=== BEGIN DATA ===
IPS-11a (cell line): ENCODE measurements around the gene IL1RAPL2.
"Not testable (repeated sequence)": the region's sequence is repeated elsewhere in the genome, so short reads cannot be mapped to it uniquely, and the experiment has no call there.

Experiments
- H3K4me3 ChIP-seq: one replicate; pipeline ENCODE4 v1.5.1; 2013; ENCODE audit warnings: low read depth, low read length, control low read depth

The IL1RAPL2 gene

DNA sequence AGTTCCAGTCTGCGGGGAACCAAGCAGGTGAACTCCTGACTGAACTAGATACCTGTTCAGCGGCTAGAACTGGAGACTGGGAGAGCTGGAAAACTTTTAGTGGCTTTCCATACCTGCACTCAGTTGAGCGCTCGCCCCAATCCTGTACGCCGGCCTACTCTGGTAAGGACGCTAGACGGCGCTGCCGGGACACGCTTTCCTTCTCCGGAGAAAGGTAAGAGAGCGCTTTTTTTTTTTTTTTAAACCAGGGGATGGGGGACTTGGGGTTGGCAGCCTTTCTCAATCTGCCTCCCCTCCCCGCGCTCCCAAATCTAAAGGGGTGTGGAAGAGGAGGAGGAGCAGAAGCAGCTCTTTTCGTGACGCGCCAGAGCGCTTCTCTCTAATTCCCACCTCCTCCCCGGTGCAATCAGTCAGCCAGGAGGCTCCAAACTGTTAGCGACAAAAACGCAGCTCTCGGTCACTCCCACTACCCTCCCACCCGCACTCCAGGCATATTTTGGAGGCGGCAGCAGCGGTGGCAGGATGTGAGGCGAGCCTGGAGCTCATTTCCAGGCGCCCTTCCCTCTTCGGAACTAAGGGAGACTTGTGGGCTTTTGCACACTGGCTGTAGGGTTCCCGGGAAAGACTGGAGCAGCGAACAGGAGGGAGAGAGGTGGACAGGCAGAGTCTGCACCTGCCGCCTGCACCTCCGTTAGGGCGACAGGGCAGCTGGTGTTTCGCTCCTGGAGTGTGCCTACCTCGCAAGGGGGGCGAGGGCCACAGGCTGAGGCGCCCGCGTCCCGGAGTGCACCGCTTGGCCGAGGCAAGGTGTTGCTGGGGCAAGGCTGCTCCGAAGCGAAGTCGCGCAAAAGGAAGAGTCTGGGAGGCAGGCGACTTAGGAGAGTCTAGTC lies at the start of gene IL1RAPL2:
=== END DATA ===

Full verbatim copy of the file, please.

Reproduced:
IPS-11a (cell line): ENCODE measurements around the gene IL1RAPL2.
"Not testable (repeated sequence)": the region's sequence is repeated elsewhere in the genome, so short reads cannot be mapped to it uniquely, and the experiment has no call there.

Experiments
- H3K4me3 ChIP-seq: one replicate; pipeline ENCODE4 v1.5.1; 2013; ENCODE audit warnings: low read depth, low read length, control low read depth

The IL1RAPL2 gene

DNA sequence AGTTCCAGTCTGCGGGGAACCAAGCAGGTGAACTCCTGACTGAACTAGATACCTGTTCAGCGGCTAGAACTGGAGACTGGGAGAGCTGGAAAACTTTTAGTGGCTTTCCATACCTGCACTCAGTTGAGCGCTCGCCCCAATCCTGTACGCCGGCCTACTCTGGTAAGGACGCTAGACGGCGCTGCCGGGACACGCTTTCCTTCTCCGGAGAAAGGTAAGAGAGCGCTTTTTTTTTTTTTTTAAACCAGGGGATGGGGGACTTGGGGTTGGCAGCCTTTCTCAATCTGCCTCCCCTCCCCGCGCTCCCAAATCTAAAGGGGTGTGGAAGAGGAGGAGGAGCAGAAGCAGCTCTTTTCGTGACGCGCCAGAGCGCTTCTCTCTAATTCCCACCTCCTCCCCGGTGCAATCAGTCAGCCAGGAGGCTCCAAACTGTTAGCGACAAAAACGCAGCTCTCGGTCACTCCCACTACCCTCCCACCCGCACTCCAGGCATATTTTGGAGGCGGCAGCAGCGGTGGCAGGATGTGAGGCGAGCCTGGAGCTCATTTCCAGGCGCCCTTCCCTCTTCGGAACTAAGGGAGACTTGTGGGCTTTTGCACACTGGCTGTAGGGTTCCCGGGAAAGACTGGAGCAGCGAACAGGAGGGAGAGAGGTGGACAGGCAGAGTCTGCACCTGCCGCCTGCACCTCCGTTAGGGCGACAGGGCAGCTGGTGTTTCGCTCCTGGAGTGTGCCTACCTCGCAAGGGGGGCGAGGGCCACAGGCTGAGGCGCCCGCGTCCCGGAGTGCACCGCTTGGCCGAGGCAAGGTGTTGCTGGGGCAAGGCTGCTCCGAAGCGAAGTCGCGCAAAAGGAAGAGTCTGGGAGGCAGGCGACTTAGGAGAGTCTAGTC lies at the start of gene IL1RAPL2: